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Successful treatment of pulmonary mucormycosis caused by Rhizopus microsporus with posaconazole

Abstract

Background

Mucormycosis is a rare fungal infection occurring chiefly in the lung or the rhino-orbital-cerebral compartment, particularly in patients with immunodeficiency or diabetes mellitus. Among Mucorales fungi, Rhizopus spp. are the most common cause of mucormycosis.

Case presentation

We report a case of pulmonary mucormycosis caused by Rhizopus microsporus in a young patient with diabetes but no other apparent risk factors. The diagnosis mainly relied on clinical manifestation, positive pulmonary tissue biopsy, and fungal culture. The patient was successfully treated with posaconazole oral suspension and remains asymptomatic at one-year follow-up.

Conclusions

Pulmonary mucormycosis is a life-threatening condition and posaconazole is an effective treatment for pulmonary mucormycosis caused by Rhizopus microspores.

Background

Mucormycosis is a rare opportunistic infection, but is associated with high mortality and morbidity. Mucormycosis occurs most commonly in immunocompromised patients, such as those with poorly controlled diabetes mellitus, solid organ or hematopoietic stem cell transplantation, trauma, and those receiving immunosuppressive therapy [1,2,3]. The most common site of infection was rhino-orbital-cerebral, followed by pulmonary. Pulmonary mucormycosis (PM) is a life-threatening condition if there is delay in diagnosis and treatment. A retrospective review found that, in zygomycosis, the mortality for diabetes was 44%, whereas PM mortality increased to 76% [4]. Here, we present a case of PM caused by Rhizopus microsporus in a patient with diabetes mellitus.

Case presentation

A 26-year-old male carpenter presented to our hospital with low-grade fever, cough, expectoration, and stethalgia for one month. Several days later, his symptoms were aggravating then he was initially admitted to a local hospital where he was diagnosed with pneumonia and empirically treated with cephalosporins. On laboratory investigations, total white blood cell count (WBC) was 17.19 × 109/L with 74.1% neutrophils. His temperature fluctuated between 37.0 and 38.4 ℃. Serial chest X-rays showed pneumonia in the right upper and lower lobe of lung and left lower lobe of lung. Computed tomography (CT) of the chest demonstrated inflammation of both lungs, but the patient lost the exact report.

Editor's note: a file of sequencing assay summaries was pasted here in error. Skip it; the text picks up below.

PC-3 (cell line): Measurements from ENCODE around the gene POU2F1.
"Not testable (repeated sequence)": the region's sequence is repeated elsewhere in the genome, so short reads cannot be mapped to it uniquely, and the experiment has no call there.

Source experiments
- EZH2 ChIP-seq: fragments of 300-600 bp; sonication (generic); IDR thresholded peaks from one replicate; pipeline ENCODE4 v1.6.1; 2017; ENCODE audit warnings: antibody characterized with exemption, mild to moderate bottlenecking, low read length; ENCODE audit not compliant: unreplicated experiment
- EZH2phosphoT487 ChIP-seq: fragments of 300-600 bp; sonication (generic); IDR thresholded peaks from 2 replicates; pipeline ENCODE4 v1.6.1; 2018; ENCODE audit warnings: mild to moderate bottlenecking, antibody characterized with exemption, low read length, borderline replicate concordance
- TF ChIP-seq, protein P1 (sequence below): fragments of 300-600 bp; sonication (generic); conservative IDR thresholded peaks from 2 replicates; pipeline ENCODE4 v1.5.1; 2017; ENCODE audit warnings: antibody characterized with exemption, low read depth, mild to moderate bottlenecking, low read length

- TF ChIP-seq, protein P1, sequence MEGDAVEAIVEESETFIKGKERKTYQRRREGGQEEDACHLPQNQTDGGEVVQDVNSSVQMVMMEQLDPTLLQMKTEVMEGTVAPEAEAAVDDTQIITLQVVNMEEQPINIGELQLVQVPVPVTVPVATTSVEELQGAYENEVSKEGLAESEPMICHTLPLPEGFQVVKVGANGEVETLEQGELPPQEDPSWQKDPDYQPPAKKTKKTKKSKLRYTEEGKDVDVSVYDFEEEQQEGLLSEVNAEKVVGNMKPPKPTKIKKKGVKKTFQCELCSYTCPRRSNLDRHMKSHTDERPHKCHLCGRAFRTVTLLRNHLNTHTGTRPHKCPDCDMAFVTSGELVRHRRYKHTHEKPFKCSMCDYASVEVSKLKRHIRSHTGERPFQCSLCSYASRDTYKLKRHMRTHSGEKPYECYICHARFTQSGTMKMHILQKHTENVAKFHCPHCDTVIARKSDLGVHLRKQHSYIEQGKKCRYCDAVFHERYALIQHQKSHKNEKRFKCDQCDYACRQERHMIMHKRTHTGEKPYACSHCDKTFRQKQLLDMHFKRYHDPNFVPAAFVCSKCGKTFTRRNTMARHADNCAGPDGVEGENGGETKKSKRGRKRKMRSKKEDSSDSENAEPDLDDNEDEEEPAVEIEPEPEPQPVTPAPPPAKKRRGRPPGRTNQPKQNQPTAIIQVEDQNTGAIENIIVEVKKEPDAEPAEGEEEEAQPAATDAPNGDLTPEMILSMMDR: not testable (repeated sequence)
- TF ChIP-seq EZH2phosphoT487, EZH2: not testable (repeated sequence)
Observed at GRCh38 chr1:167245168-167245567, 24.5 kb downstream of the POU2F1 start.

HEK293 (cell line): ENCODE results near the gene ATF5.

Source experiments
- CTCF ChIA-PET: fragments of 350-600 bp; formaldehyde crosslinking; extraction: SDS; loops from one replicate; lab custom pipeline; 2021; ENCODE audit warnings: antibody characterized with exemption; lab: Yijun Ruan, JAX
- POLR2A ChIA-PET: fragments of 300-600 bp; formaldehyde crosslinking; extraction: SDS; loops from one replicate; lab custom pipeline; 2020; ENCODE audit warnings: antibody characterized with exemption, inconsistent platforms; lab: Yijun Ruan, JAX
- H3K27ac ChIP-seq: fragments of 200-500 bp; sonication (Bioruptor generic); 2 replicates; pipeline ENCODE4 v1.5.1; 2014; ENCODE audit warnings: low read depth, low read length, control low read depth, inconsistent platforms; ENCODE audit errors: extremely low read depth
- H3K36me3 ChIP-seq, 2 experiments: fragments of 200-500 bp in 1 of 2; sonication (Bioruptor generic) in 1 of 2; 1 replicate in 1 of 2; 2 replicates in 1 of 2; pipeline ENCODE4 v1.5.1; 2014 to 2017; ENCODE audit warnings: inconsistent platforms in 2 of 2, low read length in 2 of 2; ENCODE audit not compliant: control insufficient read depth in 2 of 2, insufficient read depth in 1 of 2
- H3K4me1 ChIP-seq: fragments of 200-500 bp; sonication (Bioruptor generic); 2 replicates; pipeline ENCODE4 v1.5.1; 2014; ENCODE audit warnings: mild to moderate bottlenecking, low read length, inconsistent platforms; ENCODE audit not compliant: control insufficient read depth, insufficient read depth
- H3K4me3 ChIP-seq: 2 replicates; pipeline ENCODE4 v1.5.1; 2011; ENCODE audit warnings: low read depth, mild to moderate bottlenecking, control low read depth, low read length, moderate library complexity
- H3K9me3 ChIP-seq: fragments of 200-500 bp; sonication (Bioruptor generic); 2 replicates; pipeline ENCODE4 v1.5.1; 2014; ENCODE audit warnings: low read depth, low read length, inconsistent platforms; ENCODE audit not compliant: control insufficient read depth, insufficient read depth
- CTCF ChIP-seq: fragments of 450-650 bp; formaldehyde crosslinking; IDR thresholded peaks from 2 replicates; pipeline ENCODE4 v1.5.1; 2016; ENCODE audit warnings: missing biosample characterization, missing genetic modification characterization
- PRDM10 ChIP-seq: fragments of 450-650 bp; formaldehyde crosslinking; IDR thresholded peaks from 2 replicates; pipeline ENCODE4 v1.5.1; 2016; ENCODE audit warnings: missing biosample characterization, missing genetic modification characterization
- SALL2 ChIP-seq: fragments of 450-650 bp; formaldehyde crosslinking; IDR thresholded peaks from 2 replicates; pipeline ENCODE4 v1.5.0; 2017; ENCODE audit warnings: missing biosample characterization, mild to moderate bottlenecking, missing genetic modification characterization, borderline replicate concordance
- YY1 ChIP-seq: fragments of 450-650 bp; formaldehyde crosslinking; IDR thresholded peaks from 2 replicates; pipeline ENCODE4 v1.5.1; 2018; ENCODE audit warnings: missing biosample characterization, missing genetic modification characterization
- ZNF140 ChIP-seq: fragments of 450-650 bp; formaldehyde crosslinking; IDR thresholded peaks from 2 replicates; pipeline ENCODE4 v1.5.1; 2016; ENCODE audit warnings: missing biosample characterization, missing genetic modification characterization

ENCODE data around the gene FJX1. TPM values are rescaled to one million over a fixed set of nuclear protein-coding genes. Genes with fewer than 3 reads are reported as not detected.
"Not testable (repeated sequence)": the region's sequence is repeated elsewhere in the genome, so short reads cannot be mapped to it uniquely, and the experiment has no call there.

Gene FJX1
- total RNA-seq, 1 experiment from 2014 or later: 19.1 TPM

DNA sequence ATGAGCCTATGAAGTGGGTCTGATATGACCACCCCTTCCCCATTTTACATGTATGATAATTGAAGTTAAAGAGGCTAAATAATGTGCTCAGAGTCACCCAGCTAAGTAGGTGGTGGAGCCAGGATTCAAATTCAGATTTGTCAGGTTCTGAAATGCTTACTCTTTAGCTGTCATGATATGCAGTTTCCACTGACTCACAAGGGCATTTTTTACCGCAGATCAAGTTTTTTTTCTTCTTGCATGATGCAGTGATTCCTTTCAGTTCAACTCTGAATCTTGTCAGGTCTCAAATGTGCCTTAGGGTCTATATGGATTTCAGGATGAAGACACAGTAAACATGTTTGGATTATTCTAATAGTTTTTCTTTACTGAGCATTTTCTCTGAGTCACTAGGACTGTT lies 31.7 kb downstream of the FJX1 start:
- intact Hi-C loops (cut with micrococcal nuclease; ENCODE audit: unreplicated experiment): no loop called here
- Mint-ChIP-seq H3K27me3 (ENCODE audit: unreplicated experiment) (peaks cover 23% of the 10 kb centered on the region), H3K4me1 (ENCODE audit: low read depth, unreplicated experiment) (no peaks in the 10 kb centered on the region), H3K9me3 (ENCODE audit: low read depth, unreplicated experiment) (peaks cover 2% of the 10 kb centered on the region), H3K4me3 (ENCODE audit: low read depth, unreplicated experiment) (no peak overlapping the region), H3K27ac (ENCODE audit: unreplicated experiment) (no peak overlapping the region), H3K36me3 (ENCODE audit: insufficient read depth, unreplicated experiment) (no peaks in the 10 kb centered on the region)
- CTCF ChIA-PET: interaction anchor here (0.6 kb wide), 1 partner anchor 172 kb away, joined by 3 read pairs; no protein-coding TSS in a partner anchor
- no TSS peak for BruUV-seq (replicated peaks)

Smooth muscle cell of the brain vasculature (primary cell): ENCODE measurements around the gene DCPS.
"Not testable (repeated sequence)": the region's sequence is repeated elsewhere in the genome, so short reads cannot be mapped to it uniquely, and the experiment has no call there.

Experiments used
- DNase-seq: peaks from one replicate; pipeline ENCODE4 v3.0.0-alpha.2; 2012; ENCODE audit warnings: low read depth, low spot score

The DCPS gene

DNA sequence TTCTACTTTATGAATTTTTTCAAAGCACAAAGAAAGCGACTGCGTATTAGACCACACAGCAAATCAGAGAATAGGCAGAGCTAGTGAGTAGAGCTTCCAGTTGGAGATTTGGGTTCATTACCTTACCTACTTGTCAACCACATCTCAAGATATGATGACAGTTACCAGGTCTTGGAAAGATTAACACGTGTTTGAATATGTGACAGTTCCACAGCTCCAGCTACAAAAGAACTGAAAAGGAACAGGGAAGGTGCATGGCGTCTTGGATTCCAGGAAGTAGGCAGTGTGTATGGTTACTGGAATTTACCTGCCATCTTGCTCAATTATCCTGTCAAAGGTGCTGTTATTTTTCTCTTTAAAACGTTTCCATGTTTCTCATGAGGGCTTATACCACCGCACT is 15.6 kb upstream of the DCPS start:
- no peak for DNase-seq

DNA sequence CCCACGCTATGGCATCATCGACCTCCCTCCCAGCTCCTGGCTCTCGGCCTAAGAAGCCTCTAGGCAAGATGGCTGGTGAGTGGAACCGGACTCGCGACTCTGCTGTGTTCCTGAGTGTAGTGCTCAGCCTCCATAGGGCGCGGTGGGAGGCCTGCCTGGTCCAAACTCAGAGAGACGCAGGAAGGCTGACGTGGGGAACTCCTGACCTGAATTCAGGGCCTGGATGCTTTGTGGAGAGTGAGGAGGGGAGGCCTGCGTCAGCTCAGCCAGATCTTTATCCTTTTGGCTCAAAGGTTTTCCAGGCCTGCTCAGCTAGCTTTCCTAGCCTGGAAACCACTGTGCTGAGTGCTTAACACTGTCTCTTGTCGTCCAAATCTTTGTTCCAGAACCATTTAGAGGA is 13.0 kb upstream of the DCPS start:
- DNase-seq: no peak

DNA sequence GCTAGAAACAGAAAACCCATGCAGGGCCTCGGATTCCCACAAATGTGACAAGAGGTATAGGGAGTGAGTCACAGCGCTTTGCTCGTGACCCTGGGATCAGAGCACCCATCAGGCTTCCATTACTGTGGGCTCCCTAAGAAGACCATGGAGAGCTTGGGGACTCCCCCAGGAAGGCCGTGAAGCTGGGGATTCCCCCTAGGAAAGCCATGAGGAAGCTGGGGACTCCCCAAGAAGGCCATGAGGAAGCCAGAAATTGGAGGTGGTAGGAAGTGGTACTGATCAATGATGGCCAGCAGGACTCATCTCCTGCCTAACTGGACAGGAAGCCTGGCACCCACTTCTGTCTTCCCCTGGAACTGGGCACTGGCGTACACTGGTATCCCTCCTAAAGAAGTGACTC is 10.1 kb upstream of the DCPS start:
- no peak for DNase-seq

Four days later, antibiotic therapy was changed to vancomycin and sulperazone due to sputum culture reported the growth of Gram-positive cocci. A week after the treatment changed, a reexamination of thoracic CT showed patchy consolidation in both lungs with pulmonary cavitation formation (Fig. 1a). Therefore, he came to our hospital for further treatment. The patient had a 2-year history of type 2 diabetes and no history of hypertension, coronary heart disease, tuberculosis, chronic obstructive pulmonary disease, or chronic bronchitis. He did not take oral anti-diabetic drugs regularly and did not monitor blood glucose.

Fig1
figure 1

a Axial image from CT of the chest demonstrating bilateral patchy consolidation with pulmonary cavitation formation. b A follow-up CT scan after 6 months of antifungal treatment indicated the lesions nearly resolved

His glycated hemoglobin (HbA1c) was 12.3%, creatinine and blood urea nitrogen were normal. Furthermore, the third thoracic CT shows multiple cavitary lesions in both lungs. Considering the patient’s CT images show a trend of gradual progress, we gave him a bronchoscopy. Bronchoscopy revealed sticky purulent secretions in the left and right main bronchus, in each segment bronchus, especially in the left upper anterior lobe, the left lingual lobe, the left medial basal segment of the lower lobe, and the left dorsal segment of the lower lobe. Bacterial culture showed no growth of pathogenic bacteria. The outcome of Ziehl–Neelsen staining was negative. Histopathology showed the disappearance of the alveolar structure, fibroplasia, and necrosis. Periodic acid–Schiff (PAS) staining of the tissue presented broad, thin-walled, and aseptate fungal hyphae as well as right-angled hyphal branches (Fig. 2a). The samples were inoculated on Sabouraud dextrose agar (SDA) media under 30 ℃ and white colonies appeared after 5 days. The fungus was then subcultured on potato dextrose agar (PDA) plates. Light microscope examination showed that nodal rhizoids branched a pair of brownish sporangiophores and sporangiospores were hyaline, angular, and broadly ellipsoidal (Fig. 2b).

Fig2
figure 2

a Periodic acid–Schiff (PAS) stain presented broad, thin-walled, ribbon-like, aseptate fungal hyphae and right-angled hyphal branches. And the tissue was infiltrated by numerous lymphocytes (PAS × 400). b Light microscope examination showed that brownish sporangiophores were in pairs branching from nodal rhizoids (× 400)